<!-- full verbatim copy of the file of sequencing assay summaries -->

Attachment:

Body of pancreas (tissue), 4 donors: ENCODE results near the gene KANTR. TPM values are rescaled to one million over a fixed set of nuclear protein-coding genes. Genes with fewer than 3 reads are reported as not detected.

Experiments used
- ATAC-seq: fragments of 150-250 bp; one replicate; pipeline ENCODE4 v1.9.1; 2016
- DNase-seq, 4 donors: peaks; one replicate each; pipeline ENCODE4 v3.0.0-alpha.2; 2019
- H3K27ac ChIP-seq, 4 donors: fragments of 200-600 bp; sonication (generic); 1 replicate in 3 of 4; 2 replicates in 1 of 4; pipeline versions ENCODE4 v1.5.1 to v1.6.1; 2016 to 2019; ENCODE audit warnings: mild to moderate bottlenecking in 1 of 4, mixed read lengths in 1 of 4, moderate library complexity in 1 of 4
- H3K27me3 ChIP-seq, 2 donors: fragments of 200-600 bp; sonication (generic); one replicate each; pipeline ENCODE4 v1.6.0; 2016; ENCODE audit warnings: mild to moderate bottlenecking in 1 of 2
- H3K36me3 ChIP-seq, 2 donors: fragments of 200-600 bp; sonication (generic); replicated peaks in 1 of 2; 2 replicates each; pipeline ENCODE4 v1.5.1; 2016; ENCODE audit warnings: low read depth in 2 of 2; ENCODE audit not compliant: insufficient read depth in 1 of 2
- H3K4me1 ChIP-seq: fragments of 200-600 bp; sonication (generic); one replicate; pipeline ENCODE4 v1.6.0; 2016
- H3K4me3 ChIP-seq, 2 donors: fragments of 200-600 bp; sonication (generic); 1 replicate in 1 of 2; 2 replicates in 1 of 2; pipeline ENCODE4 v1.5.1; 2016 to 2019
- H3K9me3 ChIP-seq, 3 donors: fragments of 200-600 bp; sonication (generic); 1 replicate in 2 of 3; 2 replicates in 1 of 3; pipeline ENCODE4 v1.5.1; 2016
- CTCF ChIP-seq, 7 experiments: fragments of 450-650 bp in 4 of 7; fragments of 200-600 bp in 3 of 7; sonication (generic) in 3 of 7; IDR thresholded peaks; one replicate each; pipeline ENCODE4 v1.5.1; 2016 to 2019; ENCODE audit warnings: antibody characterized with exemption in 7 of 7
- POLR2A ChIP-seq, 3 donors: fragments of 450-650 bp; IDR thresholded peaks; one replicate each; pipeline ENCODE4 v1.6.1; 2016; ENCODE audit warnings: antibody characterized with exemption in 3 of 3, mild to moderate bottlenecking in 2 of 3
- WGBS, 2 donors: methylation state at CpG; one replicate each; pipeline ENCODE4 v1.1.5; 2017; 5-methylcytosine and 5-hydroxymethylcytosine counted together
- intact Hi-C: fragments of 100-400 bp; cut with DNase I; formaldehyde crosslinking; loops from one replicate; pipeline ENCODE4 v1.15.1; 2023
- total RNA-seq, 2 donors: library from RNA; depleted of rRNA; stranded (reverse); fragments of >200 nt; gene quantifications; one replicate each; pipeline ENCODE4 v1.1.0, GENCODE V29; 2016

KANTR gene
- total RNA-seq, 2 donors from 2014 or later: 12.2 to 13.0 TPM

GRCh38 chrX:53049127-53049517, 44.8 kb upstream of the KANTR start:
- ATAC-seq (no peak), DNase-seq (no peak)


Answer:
Body of pancreas (tissue), 4 donors: ENCODE results near the gene KANTR. TPM values are rescaled to one million over a fixed set of nuclear protein-coding genes. Genes with fewer than 3 reads are reported as not detected.

Experiments used
- ATAC-seq: fragments of 150-250 bp; one replicate; pipeline ENCODE4 v1.9.1; 2016
- DNase-seq, 4 donors: peaks; one replicate each; pipeline ENCODE4 v3.0.0-alpha.2; 2019
- H3K27ac ChIP-seq, 4 donors: fragments of 200-600 bp; sonication (generic); 1 replicate in 3 of 4; 2 replicates in 1 of 4; pipeline versions ENCODE4 v1.5.1 to v1.6.1; 2016 to 2019; ENCODE audit warnings: mild to moderate bottlenecking in 1 of 4, mixed read lengths in 1 of 4, moderate library complexity in 1 of 4
- H3K27me3 ChIP-seq, 2 donors: fragments of 200-600 bp; sonication (generic); one replicate each; pipeline ENCODE4 v1.6.0; 2016; ENCODE audit warnings: mild to moderate bottlenecking in 1 of 2
- H3K36me3 ChIP-seq, 2 donors: fragments of 200-600 bp; sonication (generic); replicated peaks in 1 of 2; 2 replicates each; pipeline ENCODE4 v1.5.1; 2016; ENCODE audit warnings: low read depth in 2 of 2; ENCODE audit not compliant: insufficient read depth in 1 of 2
- H3K4me1 ChIP-seq: fragments of 200-600 bp; sonication (generic); one replicate; pipeline ENCODE4 v1.6.0; 2016
- H3K4me3 ChIP-seq, 2 donors: fragments of 200-600 bp; sonication (generic); 1 replicate in 1 of 2; 2 replicates in 1 of 2; pipeline ENCODE4 v1.5.1; 2016 to 2019
- H3K9me3 ChIP-seq, 3 donors: fragments of 200-600 bp; sonication (generic); 1 replicate in 2 of 3; 2 replicates in 1 of 3; pipeline ENCODE4 v1.5.1; 2016
- CTCF ChIP-seq, 7 experiments: fragments of 450-650 bp in 4 of 7; fragments of 200-600 bp in 3 of 7; sonication (generic) in 3 of 7; IDR thresholded peaks; one replicate each; pipeline ENCODE4 v1.5.1; 2016 to 2019; ENCODE audit warnings: antibody characterized with exemption in 7 of 7
- POLR2A ChIP-seq, 3 donors: fragments of 450-650 bp; IDR thresholded peaks; one replicate each; pipeline ENCODE4 v1.6.1; 2016; ENCODE audit warnings: antibody characterized with exemption in 3 of 3, mild to moderate bottlenecking in 2 of 3
- WGBS, 2 donors: methylation state at CpG; one replicate each; pipeline ENCODE4 v1.1.5; 2017; 5-methylcytosine and 5-hydroxymethylcytosine counted together
- intact Hi-C: fragments of 100-400 bp; cut with DNase I; formaldehyde crosslinking; loops from one replicate; pipeline ENCODE4 v1.15.1; 2023
- total RNA-seq, 2 donors: library from RNA; depleted of rRNA; stranded (reverse); fragments of >200 nt; gene quantifications; one replicate each; pipeline ENCODE4 v1.1.0, GENCODE V29; 2016

KANTR gene
- total RNA-seq, 2 donors from 2014 or later: 12.2 to 13.0 TPM

GRCh38 chrX:53049127-53049517, 44.8 kb upstream of the KANTR start:
- ATAC-seq (no peak), DNase-seq (no peak)